In its most serious warning yet, the Israeli army told residents on Wednesday to get gas masks and buy supplies to seal a room in their house in preparation for a possible U.S.-led war in Iraq.

The warning came after weeks of preparations by Israeli officials and stepped-up U.S. military deployments in the Persian Gulf.

"As of now I want to emphasize -- get ready, renew your gas masks and finish buying equipment for sealing rooms," Brig. Gen. Ruth Yaron, the army's chief spokeswoman, said on several morning radio talk shows.

Hundreds of people rushed to gas mask distribution centers after hearing the radio announcements. Some exchanged old, tattered masks. Others were given new ones.

"Now it is official. War will begin very soon," said Abed Abarijmi, 40, an Arab Israeli who said he went to the distribution center after hearing the news on the radio. He picked up eight masks.

"I heard the news this morning," said Bashir Hassan, 28. "Now is the time to change my family's masks. They've been in my car for weeks now, but now it seems serious."

Maj. Gen. Aharon Zeevi-Farkash, chief of Israeli military intelligence, told a a parliamentary committee on Tuesday that a U.S.-led attack could come as early as next week and Saddam Hussein could retaliate by hitting Israel, but the chances of that were small.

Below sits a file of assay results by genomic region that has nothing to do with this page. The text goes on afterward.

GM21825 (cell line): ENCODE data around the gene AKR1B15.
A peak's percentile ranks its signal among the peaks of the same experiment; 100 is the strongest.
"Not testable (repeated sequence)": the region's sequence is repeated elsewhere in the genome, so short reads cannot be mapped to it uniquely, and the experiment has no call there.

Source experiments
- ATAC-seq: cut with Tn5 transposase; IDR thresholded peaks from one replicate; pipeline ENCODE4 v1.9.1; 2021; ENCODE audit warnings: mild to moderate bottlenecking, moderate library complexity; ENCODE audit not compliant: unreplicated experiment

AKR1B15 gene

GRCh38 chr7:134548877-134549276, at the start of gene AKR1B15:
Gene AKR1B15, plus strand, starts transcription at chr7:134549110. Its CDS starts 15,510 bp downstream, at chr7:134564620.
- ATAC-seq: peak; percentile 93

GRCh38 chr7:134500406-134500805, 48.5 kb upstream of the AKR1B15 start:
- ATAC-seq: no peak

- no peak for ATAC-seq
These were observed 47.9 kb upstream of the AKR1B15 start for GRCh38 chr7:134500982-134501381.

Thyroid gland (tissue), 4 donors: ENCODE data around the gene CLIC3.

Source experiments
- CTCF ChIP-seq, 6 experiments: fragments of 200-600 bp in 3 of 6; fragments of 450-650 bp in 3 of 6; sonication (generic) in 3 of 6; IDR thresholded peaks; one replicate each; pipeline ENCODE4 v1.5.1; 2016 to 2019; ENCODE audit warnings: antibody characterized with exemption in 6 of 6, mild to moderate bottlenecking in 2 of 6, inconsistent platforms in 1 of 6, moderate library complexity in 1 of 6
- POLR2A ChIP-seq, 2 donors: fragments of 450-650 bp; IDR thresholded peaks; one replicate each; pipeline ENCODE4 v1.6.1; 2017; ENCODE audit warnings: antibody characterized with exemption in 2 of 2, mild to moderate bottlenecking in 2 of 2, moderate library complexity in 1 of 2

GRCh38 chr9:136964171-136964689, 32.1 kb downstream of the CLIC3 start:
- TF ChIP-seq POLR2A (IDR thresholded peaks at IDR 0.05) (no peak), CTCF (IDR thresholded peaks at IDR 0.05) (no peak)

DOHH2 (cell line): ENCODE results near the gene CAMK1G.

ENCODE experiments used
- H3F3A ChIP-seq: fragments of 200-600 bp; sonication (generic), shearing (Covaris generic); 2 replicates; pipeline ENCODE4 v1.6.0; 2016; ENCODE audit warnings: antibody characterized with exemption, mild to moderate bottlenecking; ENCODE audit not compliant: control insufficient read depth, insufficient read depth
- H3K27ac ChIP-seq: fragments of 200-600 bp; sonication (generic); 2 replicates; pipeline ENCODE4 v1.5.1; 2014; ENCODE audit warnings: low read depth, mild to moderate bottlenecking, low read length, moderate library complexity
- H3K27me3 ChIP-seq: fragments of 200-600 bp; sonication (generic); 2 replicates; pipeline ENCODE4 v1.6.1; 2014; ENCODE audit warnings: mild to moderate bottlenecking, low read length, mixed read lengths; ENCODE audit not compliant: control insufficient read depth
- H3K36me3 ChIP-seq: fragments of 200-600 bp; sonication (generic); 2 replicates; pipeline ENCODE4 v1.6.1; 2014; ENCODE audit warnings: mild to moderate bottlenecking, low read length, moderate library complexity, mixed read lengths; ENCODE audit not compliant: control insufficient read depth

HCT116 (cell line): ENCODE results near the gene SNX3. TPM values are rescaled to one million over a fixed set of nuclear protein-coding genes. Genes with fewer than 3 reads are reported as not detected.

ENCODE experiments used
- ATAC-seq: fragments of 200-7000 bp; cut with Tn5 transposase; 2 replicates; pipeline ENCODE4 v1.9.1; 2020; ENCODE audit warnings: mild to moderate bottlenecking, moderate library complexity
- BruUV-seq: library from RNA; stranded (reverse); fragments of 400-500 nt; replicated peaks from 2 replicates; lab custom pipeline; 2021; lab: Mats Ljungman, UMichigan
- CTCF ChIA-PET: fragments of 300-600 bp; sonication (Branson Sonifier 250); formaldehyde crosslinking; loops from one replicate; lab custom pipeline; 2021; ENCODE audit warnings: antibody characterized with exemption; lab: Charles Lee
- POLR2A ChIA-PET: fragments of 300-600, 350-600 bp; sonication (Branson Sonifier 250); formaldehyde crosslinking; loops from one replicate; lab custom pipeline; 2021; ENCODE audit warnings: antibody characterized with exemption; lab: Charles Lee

Some Israelis were left wondering what their government really meant.

"I'm quite confused. One day they say there is nothing to worry about and the next, they make it sound like war will break out tomorrow," said Tamir Sheffel, 38.

During the 1991 Gulf War, Iraq fired 39 Scud missiles at Israeli cities, causing heavy damage but few casualties. The missiles all carried conventional explosive warheads.

Israel first distributed gas masks to its people before the 1991 conflict to guard against the possibility of an Iraqi chemical or biological attack. Since then, citizens have received periodic notices to restore the kits, which include antidotes to poison gas as well as masks -- but with the threat at a low level, most Israelis ignored them.

About 230,000 U.S. forces have already deployed in the Persian Gulf and another 60,000 troops are expected to arrive in the coming weeks, a U.S. official said Tuesday on condition of anonymity.

U.N. weapons inspectors returned Wednesday to sites around Baghdad where they have been destroying banned missiles and casting chambers.

The U.N. inspectors have crushed 19 Al Samoud 2 missiles since March 1. Iraq is believed to have had about 100 such missiles.

In Israel, officials have stressed that the country is better prepared than it was in 1991.

Israel now has the Arrow, the world's first fully deployed anti-missile system designed to intercept incoming missiles high in the stratosphere and far from their targets.

Israel and the United States have spent more than $2 billion to develop the Arrow.

Israel has also finished deploying several batteries of shorter-range Patriot missiles, which were largely ineffectual against Scuds in the 1991 Gulf War.